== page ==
Cooking with Mark


How to cook up a memorable sweet treat that is sure to spark some nostalgia

Nothing sparks memories more than a childhood dessert. I remember myself and my sister spending hours in the kitchen baking cupcakes, biscuits and scones, not all our efforts were successful, but we were eight and nine respectively so our efforts were appreciated, so we thought?
Thinking we were the masters of the family kitchen, that wasn’t the case. Mum, however, ran the kitchen with military precision. Everything was cooked from scratch, we never ate frozen ready meals, and no deliveries ever entered our house.
Secretly I longed for the kind of food I ate when visiting my friend after school on a Friday. His mum used to serve us a steaming bright orange liquid, ‘Heinz tomato soup’, served with stacks of heavily buttered sliced white bread. This was a particular favourite of mine. I knew my mum would never serve this, she, of course, made her own version of tomato soup, and without sounding ungrateful it never looked or tasted like its heavily preserved tinned counterpart.
Leaving home at the age I nineteen, having my own money and the freedom to eat whatever I wanted, I did just that. Online ordering wasn’t a thing back, the internet had yet. It was Friday night and I just got paid! I chose to celebrate the weekend with my first ‘Chinese take way’, I knew nothing of Chinese food, with confidence I headed into the restaurant and looked for a menu, staring around the server pointed down to the counter, is this how it is? There must have been over 150 different dishes, rice this noodle that, sweet and sour everything, I have no idea what to order?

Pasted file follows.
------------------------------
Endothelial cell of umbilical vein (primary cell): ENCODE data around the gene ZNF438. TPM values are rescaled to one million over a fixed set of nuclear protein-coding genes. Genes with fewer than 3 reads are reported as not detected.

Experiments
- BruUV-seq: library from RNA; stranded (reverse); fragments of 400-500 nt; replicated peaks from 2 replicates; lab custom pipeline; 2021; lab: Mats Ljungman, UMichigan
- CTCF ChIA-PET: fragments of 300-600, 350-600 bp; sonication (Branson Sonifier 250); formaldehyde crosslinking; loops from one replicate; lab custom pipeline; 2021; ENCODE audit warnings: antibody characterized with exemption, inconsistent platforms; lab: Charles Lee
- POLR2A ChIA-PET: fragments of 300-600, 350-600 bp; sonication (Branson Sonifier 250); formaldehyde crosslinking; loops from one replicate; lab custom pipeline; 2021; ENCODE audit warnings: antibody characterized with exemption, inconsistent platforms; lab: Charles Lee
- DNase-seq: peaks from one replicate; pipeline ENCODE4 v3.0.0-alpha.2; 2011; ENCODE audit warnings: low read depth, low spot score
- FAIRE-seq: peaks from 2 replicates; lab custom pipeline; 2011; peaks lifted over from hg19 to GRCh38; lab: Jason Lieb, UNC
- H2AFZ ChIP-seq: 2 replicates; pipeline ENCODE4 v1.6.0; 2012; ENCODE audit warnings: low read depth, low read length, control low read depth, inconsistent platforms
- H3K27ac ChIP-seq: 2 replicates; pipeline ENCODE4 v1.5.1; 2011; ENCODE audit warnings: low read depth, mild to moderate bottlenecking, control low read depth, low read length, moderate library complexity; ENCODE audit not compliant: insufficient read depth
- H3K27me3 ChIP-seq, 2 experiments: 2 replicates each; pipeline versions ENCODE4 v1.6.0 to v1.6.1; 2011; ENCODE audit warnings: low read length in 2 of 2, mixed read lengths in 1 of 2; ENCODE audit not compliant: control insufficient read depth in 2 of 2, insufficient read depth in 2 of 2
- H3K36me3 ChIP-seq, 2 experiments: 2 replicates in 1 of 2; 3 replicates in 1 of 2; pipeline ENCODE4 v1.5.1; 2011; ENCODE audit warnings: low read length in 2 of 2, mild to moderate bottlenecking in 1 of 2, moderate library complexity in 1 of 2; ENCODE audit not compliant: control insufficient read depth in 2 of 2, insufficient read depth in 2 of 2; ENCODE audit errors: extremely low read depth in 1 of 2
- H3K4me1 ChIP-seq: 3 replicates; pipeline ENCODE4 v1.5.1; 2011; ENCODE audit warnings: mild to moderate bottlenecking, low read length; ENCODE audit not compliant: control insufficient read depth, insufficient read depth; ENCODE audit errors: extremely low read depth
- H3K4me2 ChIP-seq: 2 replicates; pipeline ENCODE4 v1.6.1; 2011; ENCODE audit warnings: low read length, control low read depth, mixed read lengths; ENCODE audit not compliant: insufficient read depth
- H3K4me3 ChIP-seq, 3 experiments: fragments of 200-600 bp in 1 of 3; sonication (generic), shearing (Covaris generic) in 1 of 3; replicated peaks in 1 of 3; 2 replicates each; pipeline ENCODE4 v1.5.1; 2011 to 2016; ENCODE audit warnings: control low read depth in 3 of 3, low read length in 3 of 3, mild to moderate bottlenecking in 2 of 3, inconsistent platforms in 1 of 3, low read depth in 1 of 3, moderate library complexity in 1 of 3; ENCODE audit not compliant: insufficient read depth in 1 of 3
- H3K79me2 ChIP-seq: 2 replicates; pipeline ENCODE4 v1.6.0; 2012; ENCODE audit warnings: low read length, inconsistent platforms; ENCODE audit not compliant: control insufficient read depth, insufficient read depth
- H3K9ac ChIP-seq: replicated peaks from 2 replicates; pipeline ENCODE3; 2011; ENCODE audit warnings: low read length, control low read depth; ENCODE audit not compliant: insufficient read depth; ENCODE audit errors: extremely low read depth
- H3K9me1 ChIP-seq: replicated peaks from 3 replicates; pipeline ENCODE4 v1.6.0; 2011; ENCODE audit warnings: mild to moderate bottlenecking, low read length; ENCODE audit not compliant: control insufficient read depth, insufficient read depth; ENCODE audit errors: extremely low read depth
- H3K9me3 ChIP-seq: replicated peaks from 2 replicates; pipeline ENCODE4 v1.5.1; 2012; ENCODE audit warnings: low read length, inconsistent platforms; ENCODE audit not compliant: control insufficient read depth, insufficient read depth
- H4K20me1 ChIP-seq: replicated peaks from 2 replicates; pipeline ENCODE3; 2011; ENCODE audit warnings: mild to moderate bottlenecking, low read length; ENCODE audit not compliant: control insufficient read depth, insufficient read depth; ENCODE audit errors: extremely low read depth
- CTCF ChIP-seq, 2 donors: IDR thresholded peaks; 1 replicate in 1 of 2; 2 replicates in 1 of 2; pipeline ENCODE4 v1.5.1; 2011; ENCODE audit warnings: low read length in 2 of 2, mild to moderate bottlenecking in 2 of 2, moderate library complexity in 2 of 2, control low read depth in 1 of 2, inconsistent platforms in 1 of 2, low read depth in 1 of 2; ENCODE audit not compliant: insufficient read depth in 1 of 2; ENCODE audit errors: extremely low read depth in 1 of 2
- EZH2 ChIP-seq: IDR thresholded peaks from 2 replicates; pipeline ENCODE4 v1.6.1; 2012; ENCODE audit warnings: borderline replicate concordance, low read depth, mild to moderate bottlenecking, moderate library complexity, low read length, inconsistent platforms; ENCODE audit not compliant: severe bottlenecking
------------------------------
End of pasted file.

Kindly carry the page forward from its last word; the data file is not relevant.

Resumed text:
I know I like chicken, so I read out some random numbers that contained chicken hoped for best. Heading back to my college digs, I was excited about my first take out experience, removing the lids from the mysterious foil containers I was hit by the sweet smell of yet another orange molten liquid. It’s safe to say number 065 on the menu maybe wasn’t the best choice. Not able to use chopsticks, (a technique I mastered many years later) I plunged a chicken ball into the orange lava, it tasted, hot, spicy incredible sweet and orange, I was thinking how do you make food that bright? Not finding my first experience enjoyable or tasty it was many years later I ordered my next take away!
So back to the kitchen, the ‘junior chefs’ decided in advance for our afternoon ‘cooking session’. Unlike the Chinese take away we had a limited repertoire of dishes. A firm favourite was upside down pineapple cake, with sticky glace cherries and thick syrup. Surprisingly after many attempts, we were pretty good at it.
Now all grown-up and thousands of kilometres away from my ‘mum’s’ kitchen, I now have my own well-equipped kitchen. Using the same basic recipe as back then, I’ve updated the recipe. Substituting tinned fruit to fresh pineapple, added a little twist spicy with stemmed ginger, I now manage to make a lot less mess and have defiantly lost my desire for bright orange food. Apron on, let’s spark up some nostalgia?

Recipes, food styling and photography by Mark Setchfield

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